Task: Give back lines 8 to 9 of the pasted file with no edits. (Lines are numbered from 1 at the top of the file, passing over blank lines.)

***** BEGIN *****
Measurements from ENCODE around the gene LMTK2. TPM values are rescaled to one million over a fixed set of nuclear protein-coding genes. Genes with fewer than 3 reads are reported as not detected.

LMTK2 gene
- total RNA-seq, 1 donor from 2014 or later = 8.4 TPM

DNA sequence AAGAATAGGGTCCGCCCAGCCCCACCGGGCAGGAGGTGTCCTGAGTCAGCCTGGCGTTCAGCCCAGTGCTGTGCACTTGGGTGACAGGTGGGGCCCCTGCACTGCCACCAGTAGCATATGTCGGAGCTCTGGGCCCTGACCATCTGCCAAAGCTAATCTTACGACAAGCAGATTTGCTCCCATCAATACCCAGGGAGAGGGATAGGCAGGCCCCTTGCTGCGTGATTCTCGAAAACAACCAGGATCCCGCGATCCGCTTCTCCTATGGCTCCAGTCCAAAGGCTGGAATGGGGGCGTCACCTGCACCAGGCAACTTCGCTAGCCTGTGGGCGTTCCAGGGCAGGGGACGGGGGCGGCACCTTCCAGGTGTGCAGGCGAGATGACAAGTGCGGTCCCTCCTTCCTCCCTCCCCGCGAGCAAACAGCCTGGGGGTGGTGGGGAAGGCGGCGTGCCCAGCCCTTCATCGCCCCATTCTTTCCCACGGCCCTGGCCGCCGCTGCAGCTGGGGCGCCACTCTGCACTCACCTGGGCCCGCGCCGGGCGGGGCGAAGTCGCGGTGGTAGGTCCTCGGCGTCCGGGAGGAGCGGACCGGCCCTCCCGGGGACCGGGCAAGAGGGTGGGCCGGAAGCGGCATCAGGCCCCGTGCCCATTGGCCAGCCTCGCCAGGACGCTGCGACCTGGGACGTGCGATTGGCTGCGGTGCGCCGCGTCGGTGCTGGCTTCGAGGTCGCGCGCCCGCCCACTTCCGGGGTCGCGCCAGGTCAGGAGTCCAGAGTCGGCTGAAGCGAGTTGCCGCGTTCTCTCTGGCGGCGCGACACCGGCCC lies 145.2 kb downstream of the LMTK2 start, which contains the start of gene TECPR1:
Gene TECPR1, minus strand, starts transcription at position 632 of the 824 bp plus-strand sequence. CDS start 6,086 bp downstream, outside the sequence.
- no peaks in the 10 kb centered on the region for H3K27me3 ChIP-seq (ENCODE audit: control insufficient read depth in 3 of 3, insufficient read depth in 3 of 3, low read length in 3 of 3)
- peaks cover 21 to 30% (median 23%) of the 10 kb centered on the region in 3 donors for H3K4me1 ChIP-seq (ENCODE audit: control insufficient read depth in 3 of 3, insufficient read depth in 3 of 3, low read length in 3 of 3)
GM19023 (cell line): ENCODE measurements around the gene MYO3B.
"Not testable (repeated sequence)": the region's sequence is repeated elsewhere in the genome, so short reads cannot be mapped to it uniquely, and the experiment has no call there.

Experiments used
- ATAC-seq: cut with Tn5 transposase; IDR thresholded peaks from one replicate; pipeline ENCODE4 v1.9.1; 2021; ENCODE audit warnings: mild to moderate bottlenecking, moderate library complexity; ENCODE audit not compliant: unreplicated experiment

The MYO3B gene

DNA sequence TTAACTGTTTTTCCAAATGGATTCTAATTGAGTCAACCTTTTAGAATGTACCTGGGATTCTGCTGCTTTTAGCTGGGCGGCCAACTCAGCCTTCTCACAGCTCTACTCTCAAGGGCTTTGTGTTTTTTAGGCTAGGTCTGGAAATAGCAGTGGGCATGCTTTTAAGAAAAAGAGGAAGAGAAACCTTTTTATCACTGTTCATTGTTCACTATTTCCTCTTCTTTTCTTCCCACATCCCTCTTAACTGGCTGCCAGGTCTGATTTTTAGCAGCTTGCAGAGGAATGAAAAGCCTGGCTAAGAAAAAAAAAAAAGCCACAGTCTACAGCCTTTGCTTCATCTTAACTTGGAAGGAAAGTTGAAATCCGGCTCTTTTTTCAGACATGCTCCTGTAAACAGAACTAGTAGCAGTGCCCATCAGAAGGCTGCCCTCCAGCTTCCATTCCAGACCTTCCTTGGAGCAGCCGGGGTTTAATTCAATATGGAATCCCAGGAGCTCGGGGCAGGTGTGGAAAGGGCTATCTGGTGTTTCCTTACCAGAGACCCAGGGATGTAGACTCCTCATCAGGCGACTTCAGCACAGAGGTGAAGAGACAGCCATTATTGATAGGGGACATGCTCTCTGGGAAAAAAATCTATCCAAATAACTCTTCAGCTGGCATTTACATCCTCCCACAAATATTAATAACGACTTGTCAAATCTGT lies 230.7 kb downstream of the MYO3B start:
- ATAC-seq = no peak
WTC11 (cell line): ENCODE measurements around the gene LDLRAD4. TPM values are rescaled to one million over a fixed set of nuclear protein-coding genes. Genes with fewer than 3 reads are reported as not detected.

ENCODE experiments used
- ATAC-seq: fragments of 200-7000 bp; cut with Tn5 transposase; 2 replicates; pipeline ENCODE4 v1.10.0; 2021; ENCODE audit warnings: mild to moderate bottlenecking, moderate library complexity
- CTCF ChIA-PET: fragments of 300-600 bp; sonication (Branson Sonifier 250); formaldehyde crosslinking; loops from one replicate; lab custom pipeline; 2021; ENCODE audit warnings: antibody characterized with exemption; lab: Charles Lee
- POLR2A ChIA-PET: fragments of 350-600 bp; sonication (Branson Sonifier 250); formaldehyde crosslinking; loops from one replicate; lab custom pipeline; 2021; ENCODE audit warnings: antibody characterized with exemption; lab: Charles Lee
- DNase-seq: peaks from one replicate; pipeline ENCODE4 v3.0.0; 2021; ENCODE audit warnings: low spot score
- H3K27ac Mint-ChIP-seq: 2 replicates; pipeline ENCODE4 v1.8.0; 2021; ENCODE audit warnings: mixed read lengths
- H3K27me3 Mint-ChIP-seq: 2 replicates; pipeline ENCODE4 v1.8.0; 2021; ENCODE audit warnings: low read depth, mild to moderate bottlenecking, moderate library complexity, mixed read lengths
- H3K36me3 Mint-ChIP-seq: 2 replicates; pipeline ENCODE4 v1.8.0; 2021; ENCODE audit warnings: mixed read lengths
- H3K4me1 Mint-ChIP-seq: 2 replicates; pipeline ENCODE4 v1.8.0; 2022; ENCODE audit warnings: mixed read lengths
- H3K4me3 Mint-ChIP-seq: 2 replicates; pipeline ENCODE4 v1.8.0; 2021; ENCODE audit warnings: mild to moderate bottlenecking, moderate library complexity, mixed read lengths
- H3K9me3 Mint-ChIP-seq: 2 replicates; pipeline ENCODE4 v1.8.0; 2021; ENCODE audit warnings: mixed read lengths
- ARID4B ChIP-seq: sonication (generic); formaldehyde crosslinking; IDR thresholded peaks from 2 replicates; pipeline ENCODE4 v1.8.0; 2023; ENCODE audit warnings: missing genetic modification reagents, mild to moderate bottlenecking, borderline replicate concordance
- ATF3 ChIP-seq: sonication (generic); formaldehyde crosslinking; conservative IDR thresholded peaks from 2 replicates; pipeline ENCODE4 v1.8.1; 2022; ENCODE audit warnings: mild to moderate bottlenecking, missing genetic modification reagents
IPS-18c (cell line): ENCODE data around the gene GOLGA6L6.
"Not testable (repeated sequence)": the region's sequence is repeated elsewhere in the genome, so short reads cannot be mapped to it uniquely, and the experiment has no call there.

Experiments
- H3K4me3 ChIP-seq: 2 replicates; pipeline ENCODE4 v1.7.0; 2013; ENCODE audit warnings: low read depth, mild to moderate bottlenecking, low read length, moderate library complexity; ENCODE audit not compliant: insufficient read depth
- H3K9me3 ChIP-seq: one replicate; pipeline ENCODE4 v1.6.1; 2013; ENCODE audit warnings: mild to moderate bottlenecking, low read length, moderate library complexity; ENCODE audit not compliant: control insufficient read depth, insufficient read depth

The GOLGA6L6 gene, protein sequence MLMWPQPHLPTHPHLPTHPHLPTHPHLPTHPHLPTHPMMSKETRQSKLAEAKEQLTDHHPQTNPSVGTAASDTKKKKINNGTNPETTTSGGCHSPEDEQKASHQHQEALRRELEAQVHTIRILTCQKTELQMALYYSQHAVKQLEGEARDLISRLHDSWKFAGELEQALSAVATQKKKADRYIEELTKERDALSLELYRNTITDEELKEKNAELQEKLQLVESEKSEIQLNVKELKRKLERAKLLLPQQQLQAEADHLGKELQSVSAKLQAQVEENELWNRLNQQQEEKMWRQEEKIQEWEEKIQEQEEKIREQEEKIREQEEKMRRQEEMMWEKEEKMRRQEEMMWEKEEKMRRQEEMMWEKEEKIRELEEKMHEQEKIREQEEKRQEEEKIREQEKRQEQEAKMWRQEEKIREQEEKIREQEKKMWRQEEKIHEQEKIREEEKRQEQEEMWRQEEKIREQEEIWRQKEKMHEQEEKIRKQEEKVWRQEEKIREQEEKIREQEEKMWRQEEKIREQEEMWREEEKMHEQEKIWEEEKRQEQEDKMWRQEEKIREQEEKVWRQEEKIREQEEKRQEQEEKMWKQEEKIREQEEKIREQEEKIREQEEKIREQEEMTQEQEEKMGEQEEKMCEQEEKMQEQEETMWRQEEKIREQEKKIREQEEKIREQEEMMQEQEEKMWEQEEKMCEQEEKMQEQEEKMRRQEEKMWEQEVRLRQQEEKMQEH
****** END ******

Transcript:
GM19023 (cell line): ENCODE measurements around the gene MYO3B.
"Not testable (repeated sequence)": the region's sequence is repeated elsewhere in the genome, so short reads cannot be mapped to it uniquely, and the experiment has no call there.